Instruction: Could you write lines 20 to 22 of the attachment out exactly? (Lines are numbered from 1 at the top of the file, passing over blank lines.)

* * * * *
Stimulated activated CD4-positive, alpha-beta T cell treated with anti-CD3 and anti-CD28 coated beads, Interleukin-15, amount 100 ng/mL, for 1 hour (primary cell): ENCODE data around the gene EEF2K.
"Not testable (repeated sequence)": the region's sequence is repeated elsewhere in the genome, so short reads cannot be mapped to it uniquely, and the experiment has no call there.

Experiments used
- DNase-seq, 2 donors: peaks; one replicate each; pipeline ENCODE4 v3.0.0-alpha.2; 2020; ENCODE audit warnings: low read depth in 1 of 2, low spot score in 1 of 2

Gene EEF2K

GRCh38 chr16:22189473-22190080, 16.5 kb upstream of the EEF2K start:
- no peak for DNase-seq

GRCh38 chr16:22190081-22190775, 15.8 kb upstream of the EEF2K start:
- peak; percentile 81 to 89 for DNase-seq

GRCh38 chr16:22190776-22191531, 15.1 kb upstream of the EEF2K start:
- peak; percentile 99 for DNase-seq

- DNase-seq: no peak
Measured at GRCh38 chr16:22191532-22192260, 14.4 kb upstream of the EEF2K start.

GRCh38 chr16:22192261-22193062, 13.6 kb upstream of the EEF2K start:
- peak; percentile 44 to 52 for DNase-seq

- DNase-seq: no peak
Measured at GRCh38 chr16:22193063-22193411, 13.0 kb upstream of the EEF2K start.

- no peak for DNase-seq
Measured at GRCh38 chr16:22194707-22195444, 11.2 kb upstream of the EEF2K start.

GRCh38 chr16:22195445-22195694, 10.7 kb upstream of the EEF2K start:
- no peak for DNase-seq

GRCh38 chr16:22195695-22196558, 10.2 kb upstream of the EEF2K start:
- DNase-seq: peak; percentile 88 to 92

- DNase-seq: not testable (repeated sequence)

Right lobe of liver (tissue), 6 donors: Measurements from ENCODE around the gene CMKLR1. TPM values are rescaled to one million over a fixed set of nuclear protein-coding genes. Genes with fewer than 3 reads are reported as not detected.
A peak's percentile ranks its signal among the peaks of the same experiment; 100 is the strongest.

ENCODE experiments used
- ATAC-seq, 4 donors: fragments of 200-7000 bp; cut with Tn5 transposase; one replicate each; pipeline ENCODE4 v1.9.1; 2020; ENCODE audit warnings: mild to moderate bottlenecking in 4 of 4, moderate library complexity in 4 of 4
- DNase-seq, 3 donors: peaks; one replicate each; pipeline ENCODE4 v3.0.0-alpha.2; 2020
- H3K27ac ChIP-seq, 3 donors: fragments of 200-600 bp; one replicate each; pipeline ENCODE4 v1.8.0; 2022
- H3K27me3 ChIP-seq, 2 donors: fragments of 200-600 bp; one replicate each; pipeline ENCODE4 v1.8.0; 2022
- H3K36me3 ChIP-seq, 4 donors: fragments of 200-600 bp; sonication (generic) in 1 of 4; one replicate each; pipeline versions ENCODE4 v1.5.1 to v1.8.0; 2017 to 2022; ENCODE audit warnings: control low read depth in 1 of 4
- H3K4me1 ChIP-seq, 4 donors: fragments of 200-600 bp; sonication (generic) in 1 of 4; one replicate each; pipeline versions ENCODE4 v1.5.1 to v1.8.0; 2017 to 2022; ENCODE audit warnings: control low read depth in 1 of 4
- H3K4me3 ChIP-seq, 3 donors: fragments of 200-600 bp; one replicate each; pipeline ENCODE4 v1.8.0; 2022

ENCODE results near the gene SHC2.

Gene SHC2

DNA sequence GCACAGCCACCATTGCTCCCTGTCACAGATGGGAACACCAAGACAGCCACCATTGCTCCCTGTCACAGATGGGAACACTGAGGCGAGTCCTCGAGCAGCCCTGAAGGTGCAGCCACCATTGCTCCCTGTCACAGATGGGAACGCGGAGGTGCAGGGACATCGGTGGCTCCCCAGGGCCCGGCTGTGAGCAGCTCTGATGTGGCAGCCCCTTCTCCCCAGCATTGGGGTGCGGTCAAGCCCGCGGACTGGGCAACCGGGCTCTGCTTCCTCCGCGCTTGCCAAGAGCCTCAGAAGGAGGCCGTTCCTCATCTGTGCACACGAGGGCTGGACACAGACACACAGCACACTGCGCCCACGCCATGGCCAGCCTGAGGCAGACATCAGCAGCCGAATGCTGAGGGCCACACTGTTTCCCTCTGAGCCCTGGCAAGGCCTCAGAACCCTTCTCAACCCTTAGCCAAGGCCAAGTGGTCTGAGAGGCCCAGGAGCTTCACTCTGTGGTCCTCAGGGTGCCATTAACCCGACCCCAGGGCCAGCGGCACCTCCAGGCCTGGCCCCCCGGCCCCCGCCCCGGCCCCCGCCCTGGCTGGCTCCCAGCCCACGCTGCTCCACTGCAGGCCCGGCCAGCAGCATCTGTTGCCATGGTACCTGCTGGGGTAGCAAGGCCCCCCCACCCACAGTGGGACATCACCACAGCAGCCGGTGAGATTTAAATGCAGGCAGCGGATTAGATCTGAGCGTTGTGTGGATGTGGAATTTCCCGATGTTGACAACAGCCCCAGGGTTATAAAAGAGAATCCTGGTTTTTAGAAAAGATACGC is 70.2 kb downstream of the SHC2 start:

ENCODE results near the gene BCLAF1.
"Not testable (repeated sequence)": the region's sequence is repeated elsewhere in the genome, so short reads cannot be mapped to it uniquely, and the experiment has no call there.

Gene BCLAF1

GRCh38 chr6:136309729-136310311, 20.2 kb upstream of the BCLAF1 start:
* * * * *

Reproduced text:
GRCh38 chr16:22195445-22195694, 10.7 kb upstream of the EEF2K start:
- no peak for DNase-seq

GRCh38 chr16:22195695-22196558, 10.2 kb upstream of the EEF2K start: